As an employee in Missouri, you have a fundamental right to a safe and fair work environment. Knowing your rights under federal and Missouri employment law empowers you to navigate the workplace with confidence and address any potential concerns proactively; and if you have questions about your situation, you should always contact a Jackson County, Missouri employment lawyer as soon as possible.
10 Rights You Have as an Employee Under Existing Employment Law
Right to a Safe Workplace
Every employee is entitled to a safe working environment. This right is enforced primarily by the Occupational Safety and Health Administration (OSHA), which sets and enforces standards to prevent workplace injuries and illnesses. Employers are required to uphold these standards, which include providing proper training, equipment, and a workplace free from industry recognized hazards.
If you believe your workplace is unsafe, you have the right to file a complaint with OSHA without fear of retaliation. Moreover, employers cannot penalize or discriminate against employees who exercise their right to a safe workplace.
Right to Fair Compensation
Missouri law mandates that employees receive fair compensation for their work. This includes compliance with minimum wage laws and overtime pay. The minimum wage in Missouri is set at $12.30 per hour as of January 2024, and this is subject to change annually.
Furthermore, non-exempt employees are entitled to overtime pay at a rate of one and a half times their regular rate for hours worked beyond 40 in a workweek. It’s important to note that not all employees are eligible for overtime pay; exemptions include certain administrative, executive, and professional employees. If you are concerned about your compensation rights, a detailed review of your employment contract can help, and an employment lawyer can assist here, too.
Right to Non-Discrimination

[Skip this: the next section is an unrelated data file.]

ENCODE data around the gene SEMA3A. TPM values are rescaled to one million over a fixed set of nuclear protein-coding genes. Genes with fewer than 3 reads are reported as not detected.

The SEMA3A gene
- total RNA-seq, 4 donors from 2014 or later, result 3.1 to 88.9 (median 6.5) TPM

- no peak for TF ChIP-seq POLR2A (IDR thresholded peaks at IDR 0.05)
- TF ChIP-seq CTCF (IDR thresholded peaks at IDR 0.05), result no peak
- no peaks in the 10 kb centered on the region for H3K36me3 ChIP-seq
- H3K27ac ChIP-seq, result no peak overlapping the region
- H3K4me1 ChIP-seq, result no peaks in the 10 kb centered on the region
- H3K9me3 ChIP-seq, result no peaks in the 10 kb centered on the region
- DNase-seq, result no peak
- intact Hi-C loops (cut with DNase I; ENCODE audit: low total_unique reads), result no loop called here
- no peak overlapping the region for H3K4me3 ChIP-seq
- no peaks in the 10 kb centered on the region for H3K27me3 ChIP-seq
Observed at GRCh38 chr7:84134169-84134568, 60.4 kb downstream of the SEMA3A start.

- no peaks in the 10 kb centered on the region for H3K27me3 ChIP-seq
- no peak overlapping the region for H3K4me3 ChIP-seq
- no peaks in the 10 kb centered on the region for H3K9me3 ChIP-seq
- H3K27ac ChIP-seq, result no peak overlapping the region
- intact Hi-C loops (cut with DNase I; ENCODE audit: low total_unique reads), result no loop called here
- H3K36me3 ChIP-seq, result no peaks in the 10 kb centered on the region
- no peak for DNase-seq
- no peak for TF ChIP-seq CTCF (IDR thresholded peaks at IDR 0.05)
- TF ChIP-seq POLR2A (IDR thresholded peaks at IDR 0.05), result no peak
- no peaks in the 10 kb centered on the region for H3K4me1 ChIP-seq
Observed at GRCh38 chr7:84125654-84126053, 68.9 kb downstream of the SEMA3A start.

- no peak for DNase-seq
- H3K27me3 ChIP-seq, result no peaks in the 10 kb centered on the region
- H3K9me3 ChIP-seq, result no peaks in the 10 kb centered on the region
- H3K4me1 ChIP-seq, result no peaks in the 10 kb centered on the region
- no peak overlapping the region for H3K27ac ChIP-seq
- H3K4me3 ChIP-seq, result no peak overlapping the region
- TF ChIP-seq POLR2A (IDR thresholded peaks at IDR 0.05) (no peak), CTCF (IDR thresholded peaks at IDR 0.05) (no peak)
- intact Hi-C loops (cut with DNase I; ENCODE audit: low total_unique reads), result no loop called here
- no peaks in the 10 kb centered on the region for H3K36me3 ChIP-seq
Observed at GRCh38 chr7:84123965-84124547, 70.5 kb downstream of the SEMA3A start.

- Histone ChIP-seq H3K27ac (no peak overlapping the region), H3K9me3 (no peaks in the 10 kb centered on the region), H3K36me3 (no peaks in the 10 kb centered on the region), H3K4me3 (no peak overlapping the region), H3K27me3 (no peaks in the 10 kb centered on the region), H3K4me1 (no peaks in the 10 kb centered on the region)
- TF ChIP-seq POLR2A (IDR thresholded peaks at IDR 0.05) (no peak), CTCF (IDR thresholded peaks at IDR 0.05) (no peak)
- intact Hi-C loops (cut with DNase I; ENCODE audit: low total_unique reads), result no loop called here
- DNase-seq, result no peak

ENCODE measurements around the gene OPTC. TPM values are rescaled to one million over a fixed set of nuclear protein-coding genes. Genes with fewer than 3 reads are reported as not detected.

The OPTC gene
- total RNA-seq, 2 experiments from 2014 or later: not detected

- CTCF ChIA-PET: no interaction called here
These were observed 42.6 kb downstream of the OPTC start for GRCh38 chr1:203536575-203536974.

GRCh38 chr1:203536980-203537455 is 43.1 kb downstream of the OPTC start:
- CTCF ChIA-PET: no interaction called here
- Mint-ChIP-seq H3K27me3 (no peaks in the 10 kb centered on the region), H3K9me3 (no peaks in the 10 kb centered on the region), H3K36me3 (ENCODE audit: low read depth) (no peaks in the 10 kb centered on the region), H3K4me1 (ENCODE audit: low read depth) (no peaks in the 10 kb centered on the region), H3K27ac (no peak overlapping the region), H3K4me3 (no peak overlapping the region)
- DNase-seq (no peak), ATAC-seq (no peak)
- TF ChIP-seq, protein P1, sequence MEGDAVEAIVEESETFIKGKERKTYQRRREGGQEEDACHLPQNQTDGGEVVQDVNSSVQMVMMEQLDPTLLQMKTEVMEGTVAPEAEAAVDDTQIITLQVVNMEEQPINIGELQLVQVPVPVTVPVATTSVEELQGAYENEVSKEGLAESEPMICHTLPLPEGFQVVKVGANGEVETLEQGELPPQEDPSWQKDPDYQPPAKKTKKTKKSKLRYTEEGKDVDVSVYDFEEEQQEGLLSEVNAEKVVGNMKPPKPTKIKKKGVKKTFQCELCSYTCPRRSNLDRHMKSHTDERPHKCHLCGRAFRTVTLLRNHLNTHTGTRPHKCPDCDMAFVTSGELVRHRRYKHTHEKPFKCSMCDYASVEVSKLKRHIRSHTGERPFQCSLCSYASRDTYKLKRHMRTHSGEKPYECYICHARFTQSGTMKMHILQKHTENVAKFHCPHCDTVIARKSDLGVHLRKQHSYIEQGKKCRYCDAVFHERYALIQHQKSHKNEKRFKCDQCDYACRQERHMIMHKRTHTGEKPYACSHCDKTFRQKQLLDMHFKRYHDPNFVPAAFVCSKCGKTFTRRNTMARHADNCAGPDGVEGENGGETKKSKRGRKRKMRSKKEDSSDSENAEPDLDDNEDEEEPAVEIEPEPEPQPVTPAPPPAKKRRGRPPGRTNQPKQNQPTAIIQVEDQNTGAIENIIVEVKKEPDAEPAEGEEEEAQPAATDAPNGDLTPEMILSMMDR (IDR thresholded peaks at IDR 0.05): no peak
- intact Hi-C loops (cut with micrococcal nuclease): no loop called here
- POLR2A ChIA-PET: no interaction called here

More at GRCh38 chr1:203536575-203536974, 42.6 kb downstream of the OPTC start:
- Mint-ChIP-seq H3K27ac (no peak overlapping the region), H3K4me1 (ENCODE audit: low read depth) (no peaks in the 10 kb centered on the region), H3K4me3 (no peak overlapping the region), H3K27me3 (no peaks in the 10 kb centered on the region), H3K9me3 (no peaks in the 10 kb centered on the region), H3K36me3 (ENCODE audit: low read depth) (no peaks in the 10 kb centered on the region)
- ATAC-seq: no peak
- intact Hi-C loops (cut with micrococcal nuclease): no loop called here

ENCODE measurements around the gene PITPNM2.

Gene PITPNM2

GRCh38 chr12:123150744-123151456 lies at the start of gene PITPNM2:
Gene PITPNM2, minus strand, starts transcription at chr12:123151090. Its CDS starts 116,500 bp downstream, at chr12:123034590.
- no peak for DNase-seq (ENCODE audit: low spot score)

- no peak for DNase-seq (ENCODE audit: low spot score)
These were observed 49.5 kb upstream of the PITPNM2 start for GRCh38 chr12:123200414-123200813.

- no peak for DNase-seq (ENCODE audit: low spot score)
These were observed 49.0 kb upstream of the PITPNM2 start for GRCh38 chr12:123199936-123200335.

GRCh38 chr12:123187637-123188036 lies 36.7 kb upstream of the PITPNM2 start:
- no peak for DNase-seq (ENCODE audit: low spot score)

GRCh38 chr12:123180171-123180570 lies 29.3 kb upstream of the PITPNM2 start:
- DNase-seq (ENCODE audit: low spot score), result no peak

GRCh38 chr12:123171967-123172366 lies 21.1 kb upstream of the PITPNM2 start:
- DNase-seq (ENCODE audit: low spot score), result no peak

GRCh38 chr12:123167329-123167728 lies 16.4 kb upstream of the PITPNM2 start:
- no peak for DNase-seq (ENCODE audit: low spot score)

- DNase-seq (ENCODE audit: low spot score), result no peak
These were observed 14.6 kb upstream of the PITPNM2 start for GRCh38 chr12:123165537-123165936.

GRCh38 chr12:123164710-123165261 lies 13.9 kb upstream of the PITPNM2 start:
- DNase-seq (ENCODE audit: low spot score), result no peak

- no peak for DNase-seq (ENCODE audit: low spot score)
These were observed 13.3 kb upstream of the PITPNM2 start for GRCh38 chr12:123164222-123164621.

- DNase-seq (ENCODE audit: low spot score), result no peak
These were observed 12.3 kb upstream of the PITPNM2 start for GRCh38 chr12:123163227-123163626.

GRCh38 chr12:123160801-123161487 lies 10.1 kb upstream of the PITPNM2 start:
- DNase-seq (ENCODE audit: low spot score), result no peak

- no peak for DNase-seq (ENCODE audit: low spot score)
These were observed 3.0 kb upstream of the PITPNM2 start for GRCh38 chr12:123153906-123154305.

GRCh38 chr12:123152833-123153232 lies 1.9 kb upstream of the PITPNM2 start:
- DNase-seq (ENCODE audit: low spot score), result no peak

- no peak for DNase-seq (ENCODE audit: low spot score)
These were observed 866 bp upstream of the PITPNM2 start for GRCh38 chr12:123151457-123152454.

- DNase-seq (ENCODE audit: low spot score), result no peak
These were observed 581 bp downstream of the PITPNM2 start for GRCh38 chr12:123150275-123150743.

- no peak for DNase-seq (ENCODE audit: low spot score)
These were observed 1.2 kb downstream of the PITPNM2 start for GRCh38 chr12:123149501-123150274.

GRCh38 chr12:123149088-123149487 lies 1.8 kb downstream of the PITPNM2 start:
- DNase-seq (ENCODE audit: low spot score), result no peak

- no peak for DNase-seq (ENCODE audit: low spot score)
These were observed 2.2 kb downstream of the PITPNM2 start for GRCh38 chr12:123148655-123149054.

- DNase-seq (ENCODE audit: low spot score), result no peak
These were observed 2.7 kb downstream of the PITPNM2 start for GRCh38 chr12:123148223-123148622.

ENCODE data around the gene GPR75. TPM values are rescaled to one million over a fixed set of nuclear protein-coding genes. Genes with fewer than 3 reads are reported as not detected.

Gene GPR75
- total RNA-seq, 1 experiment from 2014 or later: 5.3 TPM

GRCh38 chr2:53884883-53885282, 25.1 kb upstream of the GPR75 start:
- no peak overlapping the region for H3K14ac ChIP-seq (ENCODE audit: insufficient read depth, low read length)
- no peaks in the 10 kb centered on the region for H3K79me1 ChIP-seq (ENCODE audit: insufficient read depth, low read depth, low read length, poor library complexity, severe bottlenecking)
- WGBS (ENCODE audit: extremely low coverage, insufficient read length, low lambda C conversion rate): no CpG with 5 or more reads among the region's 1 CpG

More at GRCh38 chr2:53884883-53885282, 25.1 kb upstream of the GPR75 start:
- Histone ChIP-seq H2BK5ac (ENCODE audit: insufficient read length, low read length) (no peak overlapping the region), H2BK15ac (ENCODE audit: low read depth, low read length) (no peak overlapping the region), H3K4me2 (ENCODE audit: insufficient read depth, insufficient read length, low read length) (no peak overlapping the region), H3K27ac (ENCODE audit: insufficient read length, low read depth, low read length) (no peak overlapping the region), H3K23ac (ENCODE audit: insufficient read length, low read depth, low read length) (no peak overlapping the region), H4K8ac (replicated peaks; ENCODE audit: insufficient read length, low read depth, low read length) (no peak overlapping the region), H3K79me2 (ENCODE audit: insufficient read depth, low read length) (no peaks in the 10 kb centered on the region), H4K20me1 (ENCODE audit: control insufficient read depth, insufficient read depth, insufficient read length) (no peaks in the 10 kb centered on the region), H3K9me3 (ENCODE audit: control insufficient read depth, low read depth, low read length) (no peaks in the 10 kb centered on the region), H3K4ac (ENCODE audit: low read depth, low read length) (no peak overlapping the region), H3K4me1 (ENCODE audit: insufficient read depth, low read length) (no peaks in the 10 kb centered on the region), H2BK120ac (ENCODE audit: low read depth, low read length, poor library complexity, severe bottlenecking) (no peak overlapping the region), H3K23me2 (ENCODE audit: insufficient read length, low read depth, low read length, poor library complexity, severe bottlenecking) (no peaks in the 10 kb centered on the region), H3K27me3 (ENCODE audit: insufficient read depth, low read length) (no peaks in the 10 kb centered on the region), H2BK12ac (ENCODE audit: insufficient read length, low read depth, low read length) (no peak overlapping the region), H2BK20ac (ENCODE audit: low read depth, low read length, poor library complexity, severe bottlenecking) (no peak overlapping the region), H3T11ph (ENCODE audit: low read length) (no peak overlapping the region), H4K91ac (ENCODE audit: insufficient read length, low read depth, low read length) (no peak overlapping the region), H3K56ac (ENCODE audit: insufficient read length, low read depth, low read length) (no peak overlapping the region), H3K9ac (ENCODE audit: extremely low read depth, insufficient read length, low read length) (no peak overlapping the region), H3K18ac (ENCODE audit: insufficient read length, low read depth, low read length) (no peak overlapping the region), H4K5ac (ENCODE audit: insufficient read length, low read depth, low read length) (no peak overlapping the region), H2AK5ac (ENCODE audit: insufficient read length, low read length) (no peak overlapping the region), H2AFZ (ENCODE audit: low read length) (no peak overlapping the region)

Both federal and state laws prohibit discrimination in the workplace. This means that an employer cannot make employment decisions based on your race, color, religion, sex (including pregnancy, gender identity, and sexual orientation), national origin, age (40 or older), disability, or genetic information. In Missouri, additional protections may apply, such as against discrimination based on marital status or ancestry.
If you face discrimination, you have the right to file a complaint with the Equal Employment Opportunity Commission (EEOC) or the Missouri Commission on Human Rights (MCHR). These agencies investigate complaints and can take action against employers who violate anti-discrimination laws or issue you with a “right to sue” notice.
Right to Privacy
Employees in Missouri have a right to a certain level of privacy in the workplace. This includes the privacy of their personal belongings, non-work telephone conversations, and mail. However, this right is not absolute. Employers can monitor activities and communications in the workplace to a certain extent, especially if they have a legitimate business reason to do so.
For example, an employer can and may monitor emails and internet usage that takes place on company-owned devices, and there are some employers, particularly in the financial sector, who are required by law to do due diligence to ensure employees are not engaging in illegal or unethical conduct.
It’s important to understand your employer’s privacy policies to comprehend the exact scope of your privacy rights at work. If you have any questions, talk to an employment legal expert in Jackson County, Missouri.
Right to Family and Medical Leave
Eligible employees are covered under the Family and Medical Leave Act (FMLA). This federal law allows employees to take up to 12 weeks of unpaid leave per year for certain family and medical reasons without fear of losing their job. Reasons for leave include the birth and care of a newborn child, adoption, personal or family illness, or family military leave.